Sunday, January 17, 2021
The story in the media right now is about how extremist groups are looking for alternative social networks. That endeavor is unlikely to be successful, both because it is harder to build social networks than it might seem, and because internet service platforms like AWS and Stripe are blocking access.
What is likely to work in the short term, however, is email.
Deplatformed people and organizations are very likely going to double down on their mailing lists and concentrate on connecting directly to their constituents. Just as creators worried about feed-ranking problems have moved to email newsletters and platforms where they “own” their audience, so too will the deplatformed set.
In the case of President Trump, he has the benefit of starting with an enormous and engaged mailing list in which he will undoubtedly invest.
In the short term, this is going to create a problem for large tech companies that have overcentralized email.
Despite the fact that email is in theory a distributed protocol, in practice several large companies—such as Google via Gmail—have huge control over which emails get delivered and which are suppressed. This is a huge liability because it means that through internal employee pressure or external political pressure, Google may be forced to step back from the central promise of email, which is that you get the messages you want delivered to you.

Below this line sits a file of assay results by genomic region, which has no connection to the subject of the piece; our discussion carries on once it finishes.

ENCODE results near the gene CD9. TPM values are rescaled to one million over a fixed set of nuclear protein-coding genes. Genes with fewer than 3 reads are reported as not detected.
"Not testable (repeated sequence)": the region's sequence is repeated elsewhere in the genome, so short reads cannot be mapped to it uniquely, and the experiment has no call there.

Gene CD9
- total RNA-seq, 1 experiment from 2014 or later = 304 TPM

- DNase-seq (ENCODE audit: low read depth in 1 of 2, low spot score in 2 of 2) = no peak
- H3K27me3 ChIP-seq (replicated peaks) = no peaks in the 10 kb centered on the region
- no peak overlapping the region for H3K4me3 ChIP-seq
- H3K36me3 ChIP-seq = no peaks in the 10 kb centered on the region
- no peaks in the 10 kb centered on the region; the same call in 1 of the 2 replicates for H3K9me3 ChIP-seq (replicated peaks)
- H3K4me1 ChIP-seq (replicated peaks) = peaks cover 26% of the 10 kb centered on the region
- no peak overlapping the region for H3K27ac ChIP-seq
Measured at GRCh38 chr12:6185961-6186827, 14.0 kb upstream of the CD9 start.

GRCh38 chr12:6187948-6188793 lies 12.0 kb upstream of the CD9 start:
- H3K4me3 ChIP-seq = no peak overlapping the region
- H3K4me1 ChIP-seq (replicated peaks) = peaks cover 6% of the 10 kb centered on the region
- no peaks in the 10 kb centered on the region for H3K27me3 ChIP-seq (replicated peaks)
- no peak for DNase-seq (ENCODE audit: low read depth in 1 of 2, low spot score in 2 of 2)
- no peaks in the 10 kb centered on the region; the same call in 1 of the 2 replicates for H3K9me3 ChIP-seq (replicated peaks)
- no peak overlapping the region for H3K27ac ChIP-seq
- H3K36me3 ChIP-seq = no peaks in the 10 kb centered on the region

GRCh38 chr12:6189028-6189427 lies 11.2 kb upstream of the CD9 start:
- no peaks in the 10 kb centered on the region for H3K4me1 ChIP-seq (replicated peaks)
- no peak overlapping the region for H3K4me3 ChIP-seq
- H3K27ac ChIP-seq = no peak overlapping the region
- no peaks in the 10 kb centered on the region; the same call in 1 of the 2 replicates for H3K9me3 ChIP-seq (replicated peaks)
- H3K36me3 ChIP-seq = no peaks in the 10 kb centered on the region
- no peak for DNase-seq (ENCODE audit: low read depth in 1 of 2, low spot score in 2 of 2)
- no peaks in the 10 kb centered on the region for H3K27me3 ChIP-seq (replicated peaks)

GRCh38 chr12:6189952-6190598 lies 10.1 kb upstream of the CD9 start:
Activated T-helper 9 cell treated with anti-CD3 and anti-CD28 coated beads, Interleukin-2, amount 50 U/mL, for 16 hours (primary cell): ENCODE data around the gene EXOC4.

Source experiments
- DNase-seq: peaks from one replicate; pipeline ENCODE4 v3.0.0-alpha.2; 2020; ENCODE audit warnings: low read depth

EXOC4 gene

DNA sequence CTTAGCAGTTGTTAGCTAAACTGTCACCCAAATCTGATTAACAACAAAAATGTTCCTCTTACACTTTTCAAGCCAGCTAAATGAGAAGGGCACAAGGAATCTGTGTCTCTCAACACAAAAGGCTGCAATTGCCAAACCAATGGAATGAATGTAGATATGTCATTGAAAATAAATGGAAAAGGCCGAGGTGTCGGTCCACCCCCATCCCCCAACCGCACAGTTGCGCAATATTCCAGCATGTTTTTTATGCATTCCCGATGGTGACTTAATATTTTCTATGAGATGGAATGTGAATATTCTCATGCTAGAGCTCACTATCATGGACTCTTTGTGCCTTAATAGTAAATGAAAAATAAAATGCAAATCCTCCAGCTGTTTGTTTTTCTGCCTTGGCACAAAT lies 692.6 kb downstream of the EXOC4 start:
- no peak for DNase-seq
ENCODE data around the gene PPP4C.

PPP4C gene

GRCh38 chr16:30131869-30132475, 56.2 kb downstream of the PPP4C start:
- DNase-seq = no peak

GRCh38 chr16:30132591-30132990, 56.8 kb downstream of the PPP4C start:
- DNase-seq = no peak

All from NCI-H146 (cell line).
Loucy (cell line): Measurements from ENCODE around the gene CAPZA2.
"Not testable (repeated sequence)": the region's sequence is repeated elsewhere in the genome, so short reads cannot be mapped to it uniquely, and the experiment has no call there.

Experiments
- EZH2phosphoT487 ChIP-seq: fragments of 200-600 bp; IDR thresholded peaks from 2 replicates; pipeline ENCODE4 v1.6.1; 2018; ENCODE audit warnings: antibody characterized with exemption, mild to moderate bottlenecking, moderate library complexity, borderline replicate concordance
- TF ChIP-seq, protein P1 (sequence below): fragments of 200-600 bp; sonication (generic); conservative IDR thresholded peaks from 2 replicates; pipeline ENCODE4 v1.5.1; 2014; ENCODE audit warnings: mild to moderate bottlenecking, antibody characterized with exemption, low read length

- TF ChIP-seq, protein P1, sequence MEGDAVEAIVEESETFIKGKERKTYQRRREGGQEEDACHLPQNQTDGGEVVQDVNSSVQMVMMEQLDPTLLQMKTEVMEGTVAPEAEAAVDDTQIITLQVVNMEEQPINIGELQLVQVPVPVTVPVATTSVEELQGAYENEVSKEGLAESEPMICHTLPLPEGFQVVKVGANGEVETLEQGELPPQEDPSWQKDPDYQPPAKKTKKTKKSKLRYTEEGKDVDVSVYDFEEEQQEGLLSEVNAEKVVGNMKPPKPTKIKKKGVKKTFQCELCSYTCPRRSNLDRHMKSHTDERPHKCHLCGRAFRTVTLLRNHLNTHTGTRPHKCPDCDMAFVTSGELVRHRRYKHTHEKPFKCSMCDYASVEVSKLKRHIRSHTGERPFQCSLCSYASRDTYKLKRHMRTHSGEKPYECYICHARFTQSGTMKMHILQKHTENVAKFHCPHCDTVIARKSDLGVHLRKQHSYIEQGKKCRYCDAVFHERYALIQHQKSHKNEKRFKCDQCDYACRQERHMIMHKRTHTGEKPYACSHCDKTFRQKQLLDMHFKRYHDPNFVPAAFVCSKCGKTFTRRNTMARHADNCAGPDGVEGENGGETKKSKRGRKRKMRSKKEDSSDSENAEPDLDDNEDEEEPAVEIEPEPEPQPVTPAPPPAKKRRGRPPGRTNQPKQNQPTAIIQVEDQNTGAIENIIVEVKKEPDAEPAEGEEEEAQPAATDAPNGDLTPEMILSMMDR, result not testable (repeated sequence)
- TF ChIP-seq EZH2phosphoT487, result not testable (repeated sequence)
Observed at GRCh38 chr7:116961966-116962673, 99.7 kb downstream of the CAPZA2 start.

If under pressure Google starts breaking the central promise of email, will people move to alternative providers? Maybe.
But the thing to recognize is that the internet is largely governed by a set of norms and implicit agreements about how digital traffic is handled, including the right of people to communicate with each other freely. Once those norms start unraveling, the internet can fall apart very quickly.